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How To Achieve Motivational Balance In Your Career

Written by:Jonas Lang, Executive Contributor

Executive Contributors at Brainz Magazine are handpicked and invited to contribute because of their knowledge and valuable insight within their area of expertise.

 

After people have passed the initial career hurdles and are into a stable and comfortably paying job for a couple of years, it is common for them to start reflecting on where they are. Is this position fulfilling for me? Does it motivate me to get out of bed each morning for the next years? Can I sustain my energy or do I slowly burn out in what could feel like an endless repeating cycle of similar tasks? One concept that can help you to stay energized is the concept of motivational balance.

What is motivational balance?


In a nutshell, motivational balance describes a fit between your explicit motivation (what you believe you should do or achieve and desire) and your implicit motivation (what you really deep down want and desire).In practice, this means that the conscious and the implicit elements of motivation are in a desirable configuration which typically means that either both are either present or absent. Motivational balance can be achieved for different types of motivation.


For example, one important motive is the motive of having influence or power. Some people consciously believe they should and need influence. In contrast, others have an implicit desire to have influence and be involved in key decisions. Problems can occur when a person believes he or she is power motivated but when they finally attain a position they do not have the actual energy to carry out the behavior because they lack an implicit desire and motive for it because they do not really enjoy influencing people. Likewise, it can also be problematic if a person has a high power motive and is not fully aware of it. The person may fail to ever attain a position of power but feel frustrated by the lack of influence. Being low on both types (explicit and implicit) power motivation is not necessarily a bad thing because the person can then be motivated by something else like, for example, a correspondence between explicit and implicit achievement motivation (a desire to work on a challenging task and to improve one's ability).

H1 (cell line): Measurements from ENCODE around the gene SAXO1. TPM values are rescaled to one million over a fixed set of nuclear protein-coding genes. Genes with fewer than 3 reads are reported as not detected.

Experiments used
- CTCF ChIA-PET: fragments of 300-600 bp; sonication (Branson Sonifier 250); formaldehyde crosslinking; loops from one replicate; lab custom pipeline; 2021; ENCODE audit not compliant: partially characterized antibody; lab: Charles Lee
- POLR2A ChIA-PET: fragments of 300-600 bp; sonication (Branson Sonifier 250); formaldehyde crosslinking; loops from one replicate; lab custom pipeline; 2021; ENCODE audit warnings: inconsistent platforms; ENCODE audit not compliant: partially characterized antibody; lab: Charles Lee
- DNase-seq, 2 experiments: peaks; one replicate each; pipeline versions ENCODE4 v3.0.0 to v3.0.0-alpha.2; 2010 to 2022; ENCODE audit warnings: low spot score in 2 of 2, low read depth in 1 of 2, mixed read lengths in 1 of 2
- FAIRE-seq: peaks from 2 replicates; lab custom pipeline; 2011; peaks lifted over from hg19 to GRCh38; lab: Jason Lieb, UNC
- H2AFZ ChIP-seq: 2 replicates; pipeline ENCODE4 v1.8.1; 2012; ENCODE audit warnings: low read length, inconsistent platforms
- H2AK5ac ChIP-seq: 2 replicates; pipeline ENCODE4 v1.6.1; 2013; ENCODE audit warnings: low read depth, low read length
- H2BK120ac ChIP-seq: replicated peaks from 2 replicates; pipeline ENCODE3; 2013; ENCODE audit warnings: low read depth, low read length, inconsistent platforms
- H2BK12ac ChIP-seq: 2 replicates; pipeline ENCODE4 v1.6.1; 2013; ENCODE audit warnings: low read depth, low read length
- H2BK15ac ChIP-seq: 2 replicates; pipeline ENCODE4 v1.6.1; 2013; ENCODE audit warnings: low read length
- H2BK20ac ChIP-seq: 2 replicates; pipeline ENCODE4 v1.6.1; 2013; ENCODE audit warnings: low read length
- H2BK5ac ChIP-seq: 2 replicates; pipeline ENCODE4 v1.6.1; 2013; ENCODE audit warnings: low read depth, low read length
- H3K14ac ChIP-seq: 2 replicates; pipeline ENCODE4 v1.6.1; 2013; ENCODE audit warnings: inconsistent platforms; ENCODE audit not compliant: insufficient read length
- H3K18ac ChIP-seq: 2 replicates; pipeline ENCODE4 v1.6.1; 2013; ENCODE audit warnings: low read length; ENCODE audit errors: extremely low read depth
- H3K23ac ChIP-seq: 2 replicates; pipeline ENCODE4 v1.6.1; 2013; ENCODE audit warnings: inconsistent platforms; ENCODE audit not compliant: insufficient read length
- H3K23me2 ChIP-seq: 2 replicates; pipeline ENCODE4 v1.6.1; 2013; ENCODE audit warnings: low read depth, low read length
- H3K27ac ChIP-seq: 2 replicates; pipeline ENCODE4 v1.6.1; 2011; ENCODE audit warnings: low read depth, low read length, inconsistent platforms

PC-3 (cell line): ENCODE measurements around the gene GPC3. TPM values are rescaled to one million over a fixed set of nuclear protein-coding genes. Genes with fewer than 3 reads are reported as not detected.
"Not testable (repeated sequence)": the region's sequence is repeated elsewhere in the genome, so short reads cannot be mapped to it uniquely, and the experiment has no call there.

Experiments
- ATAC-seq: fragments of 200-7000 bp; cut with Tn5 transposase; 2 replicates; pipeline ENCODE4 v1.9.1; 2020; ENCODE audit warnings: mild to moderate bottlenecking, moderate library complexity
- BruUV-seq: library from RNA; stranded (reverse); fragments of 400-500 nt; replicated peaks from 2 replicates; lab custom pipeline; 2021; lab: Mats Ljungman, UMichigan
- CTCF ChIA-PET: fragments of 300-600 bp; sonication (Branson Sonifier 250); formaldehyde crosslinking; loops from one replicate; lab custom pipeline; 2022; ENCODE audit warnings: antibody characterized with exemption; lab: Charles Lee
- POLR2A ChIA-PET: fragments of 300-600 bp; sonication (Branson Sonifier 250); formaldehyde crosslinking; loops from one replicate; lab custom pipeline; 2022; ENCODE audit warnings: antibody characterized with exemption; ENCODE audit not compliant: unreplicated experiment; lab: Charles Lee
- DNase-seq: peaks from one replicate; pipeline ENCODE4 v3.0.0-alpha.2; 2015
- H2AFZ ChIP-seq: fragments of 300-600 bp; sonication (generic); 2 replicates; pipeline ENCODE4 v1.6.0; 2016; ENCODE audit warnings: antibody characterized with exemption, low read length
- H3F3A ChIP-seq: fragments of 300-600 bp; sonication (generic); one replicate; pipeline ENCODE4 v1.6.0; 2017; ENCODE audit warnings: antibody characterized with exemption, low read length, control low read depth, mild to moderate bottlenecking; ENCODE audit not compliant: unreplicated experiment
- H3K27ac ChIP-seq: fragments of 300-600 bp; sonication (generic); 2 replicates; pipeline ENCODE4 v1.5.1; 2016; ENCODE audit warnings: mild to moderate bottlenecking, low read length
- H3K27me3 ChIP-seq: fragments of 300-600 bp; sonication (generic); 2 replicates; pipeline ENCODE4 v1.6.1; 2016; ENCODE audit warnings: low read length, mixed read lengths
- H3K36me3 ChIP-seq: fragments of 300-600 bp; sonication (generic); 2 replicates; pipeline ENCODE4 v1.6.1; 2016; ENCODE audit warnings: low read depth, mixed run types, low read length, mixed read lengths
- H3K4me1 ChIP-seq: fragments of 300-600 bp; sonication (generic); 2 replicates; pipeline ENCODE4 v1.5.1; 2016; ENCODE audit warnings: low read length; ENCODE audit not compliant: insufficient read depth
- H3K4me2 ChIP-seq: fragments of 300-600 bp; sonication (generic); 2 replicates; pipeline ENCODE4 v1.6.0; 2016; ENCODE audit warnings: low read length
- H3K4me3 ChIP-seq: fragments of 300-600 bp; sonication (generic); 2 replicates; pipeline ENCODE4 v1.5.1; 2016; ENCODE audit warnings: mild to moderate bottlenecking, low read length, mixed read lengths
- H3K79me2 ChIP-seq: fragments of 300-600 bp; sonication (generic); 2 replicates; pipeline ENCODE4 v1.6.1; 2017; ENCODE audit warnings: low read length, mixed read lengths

How can you identify motivational imbalance?


The first step is likely to measure motivation and become aware of the misfit. This can be achieved using psychological measures and an expert psychologist. However, you do not always need one. Another strategy can be to look at the life history or employment history of a person.


For example, a person with low explicit power motivation and high implicit power motivation may describe feelings of anger about decisions higher up the hierarchy. The employee may feel a deep desire to have influence without being fully aware of it. However, you can of course identify such anger in yourself and reflect on it. Likewise, people frequently may get into leadership roles but may feel that making wide-ranging decisions about others is not what really fulfills them. As another example from another domain: A person with high implicit achievement motivation but a lack of awareness of it may end up in a job that is not really challenging and then resort to resort to all types of challenging hobbies like video games, difficult puzzles or maybe a sport they play outside of work to get back a feeling of being challenged.


How can you achieve motivational balance?


After pinpointing potential reasons for lack of energy at work or felt discomfort, one possible step is to think about ways to change or reinterpret the current job. For example, the employee can learn to identify situations that can satisfy their natural desire to have influence or to work on challenging tasks and be successful and also learn to explicitly ask for these types of assignments or tasks. Especially in team settings, there are frequently many possibilities to distribute work and being aware of the tasks that provide fulfillment is thus an important asset.